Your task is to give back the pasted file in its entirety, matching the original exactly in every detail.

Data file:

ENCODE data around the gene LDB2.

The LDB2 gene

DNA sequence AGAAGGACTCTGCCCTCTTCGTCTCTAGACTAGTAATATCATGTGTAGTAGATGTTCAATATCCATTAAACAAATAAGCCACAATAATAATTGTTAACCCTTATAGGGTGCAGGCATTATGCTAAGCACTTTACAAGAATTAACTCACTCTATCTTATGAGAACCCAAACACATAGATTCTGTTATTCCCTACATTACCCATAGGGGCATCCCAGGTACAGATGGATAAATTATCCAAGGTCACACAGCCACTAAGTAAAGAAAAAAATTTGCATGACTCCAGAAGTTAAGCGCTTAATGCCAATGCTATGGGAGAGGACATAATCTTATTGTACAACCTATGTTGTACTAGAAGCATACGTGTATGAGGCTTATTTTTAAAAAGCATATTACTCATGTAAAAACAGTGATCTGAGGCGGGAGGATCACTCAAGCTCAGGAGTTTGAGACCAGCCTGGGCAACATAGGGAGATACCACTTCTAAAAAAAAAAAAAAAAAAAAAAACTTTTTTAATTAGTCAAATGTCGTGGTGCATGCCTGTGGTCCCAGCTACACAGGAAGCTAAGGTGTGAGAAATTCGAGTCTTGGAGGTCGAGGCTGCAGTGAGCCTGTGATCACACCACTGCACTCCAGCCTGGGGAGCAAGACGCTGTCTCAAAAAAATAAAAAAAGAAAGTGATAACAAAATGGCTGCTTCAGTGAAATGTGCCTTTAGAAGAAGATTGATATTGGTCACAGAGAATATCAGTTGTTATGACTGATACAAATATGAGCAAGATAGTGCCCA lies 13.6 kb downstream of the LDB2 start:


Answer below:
ENCODE data around the gene LDB2.

The LDB2 gene

DNA sequence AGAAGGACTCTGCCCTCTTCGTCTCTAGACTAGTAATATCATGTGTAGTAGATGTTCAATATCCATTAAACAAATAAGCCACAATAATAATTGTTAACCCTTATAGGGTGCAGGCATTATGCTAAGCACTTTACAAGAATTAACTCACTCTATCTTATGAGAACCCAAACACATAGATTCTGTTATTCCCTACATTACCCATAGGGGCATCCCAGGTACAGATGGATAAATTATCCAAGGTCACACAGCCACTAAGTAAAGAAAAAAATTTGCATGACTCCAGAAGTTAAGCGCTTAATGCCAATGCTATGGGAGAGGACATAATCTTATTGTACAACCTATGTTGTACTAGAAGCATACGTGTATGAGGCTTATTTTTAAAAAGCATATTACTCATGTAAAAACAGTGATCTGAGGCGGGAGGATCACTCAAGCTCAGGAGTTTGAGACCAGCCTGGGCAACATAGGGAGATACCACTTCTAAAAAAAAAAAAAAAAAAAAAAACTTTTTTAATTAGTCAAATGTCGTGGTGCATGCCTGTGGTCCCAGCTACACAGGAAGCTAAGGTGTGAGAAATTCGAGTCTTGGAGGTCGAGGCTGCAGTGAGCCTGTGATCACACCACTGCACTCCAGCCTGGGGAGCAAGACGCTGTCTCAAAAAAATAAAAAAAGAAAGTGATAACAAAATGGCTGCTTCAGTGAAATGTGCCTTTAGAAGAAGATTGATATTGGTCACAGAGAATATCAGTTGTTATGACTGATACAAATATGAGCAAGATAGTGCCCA lies 13.6 kb downstream of the LDB2 start: